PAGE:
Hubbard comes to the park about five times a week, driving from Olympic Boulevard and Fairfax Avenue.

"This is the only place where we can both get exercise at the same time. Lucy thrives here," Hubbard said. "It's such a vibrant, cool part of L.A."

Hubbard says she abides by the law -- picking up after Lucy and keeping the dog on a leash outside the park.

She has little sympathy for the nearby residents, who last year almost got the Vista gate closed.

City Councilman Tom LaBonge at first supported the closure. An announcement went up on the gate. Then came the protests. Hubbard went to a big meeting.

"The homeowners -- they were sitting like this with their preppy hairdos and their frowns," she said, puckering her lips as if she'd just tasted a lemon.

"They all seemed depressed, like they never get out and exercise," she added. "I'm thinking, 'Dude, get out and walk. You should be happy we come here.' "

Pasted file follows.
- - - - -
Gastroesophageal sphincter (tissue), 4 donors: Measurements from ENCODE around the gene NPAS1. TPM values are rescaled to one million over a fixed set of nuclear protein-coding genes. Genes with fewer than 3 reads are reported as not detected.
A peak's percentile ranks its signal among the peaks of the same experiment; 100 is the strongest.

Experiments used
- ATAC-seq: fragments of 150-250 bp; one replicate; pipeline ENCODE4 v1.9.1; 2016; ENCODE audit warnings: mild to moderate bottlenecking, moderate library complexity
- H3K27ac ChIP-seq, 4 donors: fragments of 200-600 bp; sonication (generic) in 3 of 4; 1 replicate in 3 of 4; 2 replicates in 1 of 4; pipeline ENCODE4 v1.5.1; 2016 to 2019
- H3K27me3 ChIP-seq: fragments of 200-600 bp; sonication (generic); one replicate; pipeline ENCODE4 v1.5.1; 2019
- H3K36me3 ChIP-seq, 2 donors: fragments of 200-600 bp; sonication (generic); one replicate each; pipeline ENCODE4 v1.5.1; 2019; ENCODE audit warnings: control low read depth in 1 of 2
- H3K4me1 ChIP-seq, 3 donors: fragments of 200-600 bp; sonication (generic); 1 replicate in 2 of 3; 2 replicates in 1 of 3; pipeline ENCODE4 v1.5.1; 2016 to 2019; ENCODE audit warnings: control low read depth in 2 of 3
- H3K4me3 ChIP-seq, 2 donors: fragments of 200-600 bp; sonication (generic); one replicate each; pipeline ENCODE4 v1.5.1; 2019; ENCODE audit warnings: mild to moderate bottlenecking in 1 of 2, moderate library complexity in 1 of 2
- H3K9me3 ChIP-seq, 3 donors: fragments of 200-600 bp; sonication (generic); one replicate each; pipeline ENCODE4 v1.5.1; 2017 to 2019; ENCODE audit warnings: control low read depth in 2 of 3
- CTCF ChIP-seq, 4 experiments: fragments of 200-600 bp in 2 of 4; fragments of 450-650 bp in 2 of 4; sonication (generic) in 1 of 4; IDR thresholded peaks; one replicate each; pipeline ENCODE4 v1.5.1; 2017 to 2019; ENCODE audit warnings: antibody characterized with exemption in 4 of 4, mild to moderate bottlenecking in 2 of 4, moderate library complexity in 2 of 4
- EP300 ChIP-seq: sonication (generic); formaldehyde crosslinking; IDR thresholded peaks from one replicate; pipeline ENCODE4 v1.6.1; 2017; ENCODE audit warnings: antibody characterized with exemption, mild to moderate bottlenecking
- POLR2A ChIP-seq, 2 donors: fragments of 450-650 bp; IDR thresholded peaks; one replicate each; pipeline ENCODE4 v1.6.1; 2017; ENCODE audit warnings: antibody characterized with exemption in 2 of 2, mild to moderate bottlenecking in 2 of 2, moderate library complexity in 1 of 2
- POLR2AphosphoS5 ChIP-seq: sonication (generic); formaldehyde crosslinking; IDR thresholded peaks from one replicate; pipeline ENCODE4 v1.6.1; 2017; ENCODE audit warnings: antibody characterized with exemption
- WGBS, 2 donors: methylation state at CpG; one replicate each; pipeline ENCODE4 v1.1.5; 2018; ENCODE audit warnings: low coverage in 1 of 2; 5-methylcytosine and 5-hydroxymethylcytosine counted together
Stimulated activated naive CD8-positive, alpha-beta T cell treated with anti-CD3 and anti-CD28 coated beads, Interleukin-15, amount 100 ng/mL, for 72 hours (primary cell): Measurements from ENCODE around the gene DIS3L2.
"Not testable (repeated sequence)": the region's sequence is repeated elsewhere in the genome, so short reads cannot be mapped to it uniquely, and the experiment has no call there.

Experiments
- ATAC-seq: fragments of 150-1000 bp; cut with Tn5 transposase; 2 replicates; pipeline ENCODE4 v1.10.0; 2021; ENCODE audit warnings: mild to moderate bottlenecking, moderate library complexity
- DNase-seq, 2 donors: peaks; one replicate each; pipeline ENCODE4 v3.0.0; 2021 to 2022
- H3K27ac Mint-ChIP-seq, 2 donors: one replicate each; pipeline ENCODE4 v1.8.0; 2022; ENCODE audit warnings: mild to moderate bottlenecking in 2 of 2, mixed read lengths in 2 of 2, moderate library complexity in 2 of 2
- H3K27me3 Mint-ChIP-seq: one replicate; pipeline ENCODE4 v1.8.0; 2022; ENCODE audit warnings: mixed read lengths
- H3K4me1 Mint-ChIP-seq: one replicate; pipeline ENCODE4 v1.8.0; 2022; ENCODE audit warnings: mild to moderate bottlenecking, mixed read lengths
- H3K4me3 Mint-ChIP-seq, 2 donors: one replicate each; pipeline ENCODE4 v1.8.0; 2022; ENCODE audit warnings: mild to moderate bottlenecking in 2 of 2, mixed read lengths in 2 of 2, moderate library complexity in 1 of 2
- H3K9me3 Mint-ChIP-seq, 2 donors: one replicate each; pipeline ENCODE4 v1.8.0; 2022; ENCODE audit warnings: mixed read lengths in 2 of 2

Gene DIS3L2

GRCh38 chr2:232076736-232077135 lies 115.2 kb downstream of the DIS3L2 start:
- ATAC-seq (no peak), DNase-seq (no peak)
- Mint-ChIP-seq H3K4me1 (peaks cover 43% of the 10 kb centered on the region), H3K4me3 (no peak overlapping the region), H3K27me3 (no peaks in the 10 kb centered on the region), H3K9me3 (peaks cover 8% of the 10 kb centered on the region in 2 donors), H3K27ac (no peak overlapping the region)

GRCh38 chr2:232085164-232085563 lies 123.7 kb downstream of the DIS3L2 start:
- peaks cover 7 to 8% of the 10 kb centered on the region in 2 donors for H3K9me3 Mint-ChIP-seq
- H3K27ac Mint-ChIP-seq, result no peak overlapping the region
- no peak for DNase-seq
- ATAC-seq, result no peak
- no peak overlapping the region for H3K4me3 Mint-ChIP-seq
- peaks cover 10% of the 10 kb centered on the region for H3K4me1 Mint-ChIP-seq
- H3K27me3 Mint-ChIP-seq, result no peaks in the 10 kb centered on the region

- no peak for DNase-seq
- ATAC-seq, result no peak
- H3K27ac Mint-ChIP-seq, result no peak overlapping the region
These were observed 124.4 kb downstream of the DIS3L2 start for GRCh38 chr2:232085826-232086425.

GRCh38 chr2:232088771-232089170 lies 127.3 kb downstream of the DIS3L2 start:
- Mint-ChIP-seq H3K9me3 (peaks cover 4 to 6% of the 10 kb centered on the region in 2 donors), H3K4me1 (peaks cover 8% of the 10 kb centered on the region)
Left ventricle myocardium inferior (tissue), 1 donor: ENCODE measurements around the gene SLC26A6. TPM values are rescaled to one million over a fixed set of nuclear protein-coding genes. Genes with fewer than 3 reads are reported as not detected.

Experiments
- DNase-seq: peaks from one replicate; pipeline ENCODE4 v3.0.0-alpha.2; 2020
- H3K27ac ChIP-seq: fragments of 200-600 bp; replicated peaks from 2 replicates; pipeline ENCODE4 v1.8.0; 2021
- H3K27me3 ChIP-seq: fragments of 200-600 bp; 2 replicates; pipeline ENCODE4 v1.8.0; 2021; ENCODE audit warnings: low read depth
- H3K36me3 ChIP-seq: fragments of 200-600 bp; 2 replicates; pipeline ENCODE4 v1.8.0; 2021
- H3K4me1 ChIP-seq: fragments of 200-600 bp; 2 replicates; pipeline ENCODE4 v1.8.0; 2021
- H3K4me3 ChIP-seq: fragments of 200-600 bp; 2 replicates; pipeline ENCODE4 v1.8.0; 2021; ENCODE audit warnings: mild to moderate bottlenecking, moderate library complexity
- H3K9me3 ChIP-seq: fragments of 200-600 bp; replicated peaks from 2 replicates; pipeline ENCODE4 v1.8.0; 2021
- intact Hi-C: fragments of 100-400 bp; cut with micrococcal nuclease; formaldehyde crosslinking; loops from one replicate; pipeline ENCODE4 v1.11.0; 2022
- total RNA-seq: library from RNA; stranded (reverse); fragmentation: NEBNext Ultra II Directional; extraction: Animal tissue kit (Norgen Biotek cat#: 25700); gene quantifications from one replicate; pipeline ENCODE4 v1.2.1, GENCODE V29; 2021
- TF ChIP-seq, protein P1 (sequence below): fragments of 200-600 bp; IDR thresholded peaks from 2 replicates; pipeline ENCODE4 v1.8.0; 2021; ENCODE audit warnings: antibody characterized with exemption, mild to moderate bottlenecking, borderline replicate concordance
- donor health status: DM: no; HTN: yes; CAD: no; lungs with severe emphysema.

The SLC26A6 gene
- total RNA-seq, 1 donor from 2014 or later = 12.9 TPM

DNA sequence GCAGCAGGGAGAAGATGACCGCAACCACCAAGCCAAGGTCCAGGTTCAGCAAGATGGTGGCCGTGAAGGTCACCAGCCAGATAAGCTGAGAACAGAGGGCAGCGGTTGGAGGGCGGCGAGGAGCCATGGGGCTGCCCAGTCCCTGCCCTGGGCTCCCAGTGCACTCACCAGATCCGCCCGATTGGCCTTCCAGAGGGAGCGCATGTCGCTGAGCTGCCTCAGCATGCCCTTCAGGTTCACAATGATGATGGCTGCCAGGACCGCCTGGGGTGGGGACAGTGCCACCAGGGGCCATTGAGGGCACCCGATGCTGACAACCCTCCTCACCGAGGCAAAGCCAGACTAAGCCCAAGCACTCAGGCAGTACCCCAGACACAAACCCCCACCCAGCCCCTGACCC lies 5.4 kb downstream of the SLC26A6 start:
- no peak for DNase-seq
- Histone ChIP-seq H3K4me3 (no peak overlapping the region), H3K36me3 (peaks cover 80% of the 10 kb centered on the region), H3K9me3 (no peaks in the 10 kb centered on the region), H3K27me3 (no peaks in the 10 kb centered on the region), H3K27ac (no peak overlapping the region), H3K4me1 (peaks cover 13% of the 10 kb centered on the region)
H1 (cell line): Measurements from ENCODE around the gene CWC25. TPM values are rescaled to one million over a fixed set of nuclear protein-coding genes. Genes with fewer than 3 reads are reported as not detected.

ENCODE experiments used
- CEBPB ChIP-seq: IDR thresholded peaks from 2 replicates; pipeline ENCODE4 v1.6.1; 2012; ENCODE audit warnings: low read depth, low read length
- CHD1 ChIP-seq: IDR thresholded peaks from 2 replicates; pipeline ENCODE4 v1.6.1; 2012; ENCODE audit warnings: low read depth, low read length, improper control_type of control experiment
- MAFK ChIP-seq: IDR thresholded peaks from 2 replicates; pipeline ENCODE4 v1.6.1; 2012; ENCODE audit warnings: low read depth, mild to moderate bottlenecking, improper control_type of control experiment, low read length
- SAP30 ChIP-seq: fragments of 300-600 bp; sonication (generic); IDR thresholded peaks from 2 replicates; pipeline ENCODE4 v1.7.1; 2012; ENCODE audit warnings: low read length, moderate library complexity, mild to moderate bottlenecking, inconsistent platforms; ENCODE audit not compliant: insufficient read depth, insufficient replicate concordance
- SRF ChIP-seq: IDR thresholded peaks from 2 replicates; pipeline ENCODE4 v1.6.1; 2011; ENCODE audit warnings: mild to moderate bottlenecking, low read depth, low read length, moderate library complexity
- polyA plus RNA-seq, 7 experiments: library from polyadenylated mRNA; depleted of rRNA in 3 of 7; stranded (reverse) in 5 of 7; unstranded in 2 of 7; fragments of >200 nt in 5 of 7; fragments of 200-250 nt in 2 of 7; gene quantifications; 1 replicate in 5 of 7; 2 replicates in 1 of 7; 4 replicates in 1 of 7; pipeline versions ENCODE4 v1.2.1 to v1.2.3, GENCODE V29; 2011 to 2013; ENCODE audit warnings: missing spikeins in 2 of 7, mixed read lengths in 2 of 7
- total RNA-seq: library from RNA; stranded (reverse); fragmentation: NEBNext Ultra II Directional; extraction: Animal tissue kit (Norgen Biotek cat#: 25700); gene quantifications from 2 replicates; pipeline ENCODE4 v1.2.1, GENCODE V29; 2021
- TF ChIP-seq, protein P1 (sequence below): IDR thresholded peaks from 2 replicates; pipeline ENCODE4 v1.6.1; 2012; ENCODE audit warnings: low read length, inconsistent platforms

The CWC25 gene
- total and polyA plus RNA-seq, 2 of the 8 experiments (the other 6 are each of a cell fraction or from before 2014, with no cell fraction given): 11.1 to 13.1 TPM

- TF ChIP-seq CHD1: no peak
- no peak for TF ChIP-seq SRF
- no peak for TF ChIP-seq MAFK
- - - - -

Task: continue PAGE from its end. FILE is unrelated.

Lately, different groups concerned about Runyon have been holding meeting after meeting.

There's been talk of problem solving -- from raising money for street cleanups to putting up signs asking visitors to remember they're in a residential neighborhood

But there's also been anger.

On Feb. 19, at the Hollywood Hills West Neighborhood Council meeting, a Vista resident listed all the problems on her street, from the danger of dog bites to the smelly brown rivers that flow out of the park when it rains.

When she suggested that it might be time to make dog owners leash their dogs, Mitch Gries, a Hollywood dog owner, lashed out. All homeowners worried about, he said, was dogs urinating on their lawns.

"Get off of it!" he shouted as others at the meeting shouted back that he should leave.